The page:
"Orleans Parish Prison whistleblower who helped expose problems fears for his job" by Naomi Martin for the New Orleans Times-Picayune on October 31:

An Orleans Parish jailer who helped expose rapes, stabbings and poor conditions at the lock-up by secretly providing information to the Southern Poverty Law Center for a civil-rights lawsuit that led to federal intervention, could lose his job and face criminal prosecution as the office has launched an investigation.

"The Shame of Our Prisons: New Evidence" by David Kaiser and Lovisa Stannow for the New York Review of Books on October 24:

As recently as five years ago, American corrections officials almost uniformly denied that rape in prison was a widespread problem. When we at Just Detention International--an organization aimed at preventing the sexual abuse of inmates--recounted stories of people we knew who had been raped in prison, we were told either that these men and women were exceptional cases, or simply that they were liars. But all this has changed.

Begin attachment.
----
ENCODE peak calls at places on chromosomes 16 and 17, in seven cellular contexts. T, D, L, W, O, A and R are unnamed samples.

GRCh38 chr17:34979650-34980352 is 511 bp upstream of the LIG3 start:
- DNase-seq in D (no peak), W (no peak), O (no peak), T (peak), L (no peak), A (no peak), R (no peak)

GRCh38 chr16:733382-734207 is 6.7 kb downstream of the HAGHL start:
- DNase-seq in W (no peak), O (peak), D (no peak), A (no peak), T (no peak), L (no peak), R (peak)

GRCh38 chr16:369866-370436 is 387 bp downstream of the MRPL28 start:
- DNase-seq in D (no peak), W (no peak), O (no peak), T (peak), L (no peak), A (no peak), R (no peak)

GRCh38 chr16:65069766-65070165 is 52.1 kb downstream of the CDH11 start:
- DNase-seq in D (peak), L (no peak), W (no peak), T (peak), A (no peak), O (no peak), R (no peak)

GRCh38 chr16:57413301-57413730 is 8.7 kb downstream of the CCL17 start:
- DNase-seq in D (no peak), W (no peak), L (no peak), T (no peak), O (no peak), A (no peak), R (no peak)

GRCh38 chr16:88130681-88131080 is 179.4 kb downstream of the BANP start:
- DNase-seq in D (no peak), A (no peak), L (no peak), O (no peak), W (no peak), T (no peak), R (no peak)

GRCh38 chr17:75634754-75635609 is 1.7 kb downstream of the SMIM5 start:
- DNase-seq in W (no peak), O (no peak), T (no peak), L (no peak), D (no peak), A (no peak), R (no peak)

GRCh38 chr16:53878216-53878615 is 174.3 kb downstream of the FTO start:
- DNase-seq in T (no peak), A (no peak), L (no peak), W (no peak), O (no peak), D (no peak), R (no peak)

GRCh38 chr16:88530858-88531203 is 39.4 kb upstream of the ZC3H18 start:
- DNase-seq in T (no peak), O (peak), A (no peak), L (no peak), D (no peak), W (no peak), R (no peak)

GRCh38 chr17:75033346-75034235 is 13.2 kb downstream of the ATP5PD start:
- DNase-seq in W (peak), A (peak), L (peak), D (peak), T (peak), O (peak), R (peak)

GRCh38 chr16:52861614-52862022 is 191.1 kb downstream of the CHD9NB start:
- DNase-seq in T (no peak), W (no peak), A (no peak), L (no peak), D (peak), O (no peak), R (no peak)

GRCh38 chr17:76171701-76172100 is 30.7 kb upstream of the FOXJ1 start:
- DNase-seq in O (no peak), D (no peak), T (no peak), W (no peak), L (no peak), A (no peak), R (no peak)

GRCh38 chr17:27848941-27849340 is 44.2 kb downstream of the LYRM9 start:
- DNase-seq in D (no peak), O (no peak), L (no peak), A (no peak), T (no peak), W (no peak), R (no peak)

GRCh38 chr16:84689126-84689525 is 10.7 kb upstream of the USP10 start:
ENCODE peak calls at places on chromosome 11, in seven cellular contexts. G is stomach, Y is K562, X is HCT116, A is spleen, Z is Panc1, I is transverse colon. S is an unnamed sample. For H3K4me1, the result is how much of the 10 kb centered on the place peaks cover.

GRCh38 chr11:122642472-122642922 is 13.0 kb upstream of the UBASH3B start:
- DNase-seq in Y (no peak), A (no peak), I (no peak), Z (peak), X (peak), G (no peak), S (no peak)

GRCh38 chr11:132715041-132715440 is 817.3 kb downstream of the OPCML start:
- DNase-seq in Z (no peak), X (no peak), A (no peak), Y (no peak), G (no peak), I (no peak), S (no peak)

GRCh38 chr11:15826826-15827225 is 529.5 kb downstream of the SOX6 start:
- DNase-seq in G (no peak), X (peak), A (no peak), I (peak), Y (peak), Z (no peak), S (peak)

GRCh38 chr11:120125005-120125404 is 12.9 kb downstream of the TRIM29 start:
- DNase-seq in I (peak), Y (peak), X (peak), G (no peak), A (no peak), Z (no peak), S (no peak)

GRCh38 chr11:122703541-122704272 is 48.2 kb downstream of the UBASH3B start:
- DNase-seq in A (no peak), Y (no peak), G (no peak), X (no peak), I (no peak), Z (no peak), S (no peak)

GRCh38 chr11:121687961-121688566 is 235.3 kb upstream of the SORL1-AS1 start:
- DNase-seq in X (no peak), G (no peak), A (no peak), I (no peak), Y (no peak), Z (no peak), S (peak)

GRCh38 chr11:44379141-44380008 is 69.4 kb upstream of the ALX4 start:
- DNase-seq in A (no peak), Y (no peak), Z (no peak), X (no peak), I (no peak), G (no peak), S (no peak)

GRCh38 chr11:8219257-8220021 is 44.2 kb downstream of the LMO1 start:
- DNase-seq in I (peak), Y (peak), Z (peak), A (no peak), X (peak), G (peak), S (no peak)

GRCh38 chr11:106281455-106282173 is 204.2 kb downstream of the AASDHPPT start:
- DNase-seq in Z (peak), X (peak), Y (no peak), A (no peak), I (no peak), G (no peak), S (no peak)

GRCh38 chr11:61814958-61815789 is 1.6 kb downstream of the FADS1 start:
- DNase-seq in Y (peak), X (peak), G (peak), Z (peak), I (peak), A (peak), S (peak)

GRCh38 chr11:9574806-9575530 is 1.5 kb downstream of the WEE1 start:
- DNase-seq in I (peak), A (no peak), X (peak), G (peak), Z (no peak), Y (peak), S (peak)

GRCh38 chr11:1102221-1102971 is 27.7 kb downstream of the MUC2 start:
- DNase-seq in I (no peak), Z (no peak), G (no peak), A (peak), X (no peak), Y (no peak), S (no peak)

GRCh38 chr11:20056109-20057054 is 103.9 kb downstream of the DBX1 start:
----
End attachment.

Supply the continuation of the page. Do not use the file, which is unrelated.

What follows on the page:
"Prisoners of Profit" by Chris Kirkham for the Huffington Post on October 22:

The private prison industry has long fueled its growth on the proposition that it is a boon to taxpayers, delivering better outcomes at lower costs than state facilities. But significant evidence undermines that argument: the tendency of young people to return to crime once they get out, for example, and long-term contracts that can leave states obligated to fill prison beds. The harsh conditions confronting youth inside YSI's facilities, moreover, show the serious problems that can arise when government hands over social services to private contractors and essentially walks away.

"The Untouchables: America's Misbehaving Prosecutors, And The System That Protects Them" by Radley Balko for the Huffington Post on August 1:

NEW ORLEANS -- Some questions seem particularly prone to set John Thompson off. Here's one he gets a lot: Have the prosecutors who sent him to death row ever apologized?

"A Prosecutor, a Wrongful Conviction and a Question of Justice" by Joaquin Sapien for ProPublica on May 23:

Edwin Oliva, a 29-year-old petty thief and drug addict, says he was a wreck as he sat in a chair in the Brooklyn District Attorney's office in winter 1995. A year earlier, he'd told police a lie that helped implicate a possibly innocent man in a murder. Now, prosecutors wanted him to repeat his story in court; he wanted to take it back.

"Officer Serrano's Hidden Camera" by Jennifer Gonnerman for New York magazine on May 19:

The stop-and-frisk trials of Pedro Serrano: NYPD rat, NYPD hero.

"Everybody Wants a Piece of Kimani Gray" By Nick Pinto with Ryan Devereaux for the Village Voice on March 20:

How a boy's death became street theater in Flatbush.